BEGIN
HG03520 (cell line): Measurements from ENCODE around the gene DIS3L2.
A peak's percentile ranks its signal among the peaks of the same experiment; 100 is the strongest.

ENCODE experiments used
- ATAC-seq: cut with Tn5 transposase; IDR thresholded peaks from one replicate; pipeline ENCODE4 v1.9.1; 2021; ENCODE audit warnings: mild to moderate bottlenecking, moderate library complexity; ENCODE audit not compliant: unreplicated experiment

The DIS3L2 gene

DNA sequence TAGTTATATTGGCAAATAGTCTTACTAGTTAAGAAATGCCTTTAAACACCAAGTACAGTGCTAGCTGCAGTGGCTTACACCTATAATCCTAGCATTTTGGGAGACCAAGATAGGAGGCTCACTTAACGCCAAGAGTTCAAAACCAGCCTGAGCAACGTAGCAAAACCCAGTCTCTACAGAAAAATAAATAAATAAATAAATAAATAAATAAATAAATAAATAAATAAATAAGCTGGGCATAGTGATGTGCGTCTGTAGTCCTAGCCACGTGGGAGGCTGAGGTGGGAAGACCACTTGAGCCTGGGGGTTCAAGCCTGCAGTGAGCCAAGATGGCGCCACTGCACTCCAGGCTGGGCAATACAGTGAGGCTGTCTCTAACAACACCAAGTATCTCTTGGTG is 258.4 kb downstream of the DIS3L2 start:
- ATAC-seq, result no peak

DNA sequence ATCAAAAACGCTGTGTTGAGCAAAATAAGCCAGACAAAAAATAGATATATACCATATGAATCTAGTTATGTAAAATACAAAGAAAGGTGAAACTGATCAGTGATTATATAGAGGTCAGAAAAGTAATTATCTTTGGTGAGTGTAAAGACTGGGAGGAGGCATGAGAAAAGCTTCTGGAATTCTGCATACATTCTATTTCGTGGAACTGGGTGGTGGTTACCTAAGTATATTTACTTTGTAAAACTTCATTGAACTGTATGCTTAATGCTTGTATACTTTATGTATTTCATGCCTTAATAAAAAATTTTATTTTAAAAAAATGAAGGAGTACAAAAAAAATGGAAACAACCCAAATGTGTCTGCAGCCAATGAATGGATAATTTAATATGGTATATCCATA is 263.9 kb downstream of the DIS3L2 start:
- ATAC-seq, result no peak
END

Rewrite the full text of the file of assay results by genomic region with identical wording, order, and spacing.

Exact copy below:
HG03520 (cell line): Measurements from ENCODE around the gene DIS3L2.
A peak's percentile ranks its signal among the peaks of the same experiment; 100 is the strongest.

ENCODE experiments used
- ATAC-seq: cut with Tn5 transposase; IDR thresholded peaks from one replicate; pipeline ENCODE4 v1.9.1; 2021; ENCODE audit warnings: mild to moderate bottlenecking, moderate library complexity; ENCODE audit not compliant: unreplicated experiment

The DIS3L2 gene

DNA sequence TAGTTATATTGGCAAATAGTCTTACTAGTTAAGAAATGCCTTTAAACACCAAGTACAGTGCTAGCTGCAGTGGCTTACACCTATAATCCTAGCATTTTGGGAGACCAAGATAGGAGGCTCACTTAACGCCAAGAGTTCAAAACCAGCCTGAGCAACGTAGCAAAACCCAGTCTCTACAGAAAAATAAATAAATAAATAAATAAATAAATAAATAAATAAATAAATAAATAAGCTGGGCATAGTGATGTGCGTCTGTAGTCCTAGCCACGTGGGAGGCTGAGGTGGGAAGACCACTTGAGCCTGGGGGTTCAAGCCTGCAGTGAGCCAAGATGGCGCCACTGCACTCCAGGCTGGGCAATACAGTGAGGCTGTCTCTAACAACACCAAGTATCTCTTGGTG is 258.4 kb downstream of the DIS3L2 start:
- ATAC-seq, result no peak

DNA sequence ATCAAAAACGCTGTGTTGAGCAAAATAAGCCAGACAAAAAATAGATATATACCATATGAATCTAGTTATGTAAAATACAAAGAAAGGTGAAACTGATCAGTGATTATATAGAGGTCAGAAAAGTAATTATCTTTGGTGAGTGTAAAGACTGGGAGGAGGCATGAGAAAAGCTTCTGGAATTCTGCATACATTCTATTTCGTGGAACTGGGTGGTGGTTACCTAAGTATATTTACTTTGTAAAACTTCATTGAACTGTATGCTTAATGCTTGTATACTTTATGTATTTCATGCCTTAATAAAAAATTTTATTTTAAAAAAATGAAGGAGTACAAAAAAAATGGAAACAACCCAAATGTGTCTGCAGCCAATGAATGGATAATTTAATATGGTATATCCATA is 263.9 kb downstream of the DIS3L2 start:
- ATAC-seq, result no peak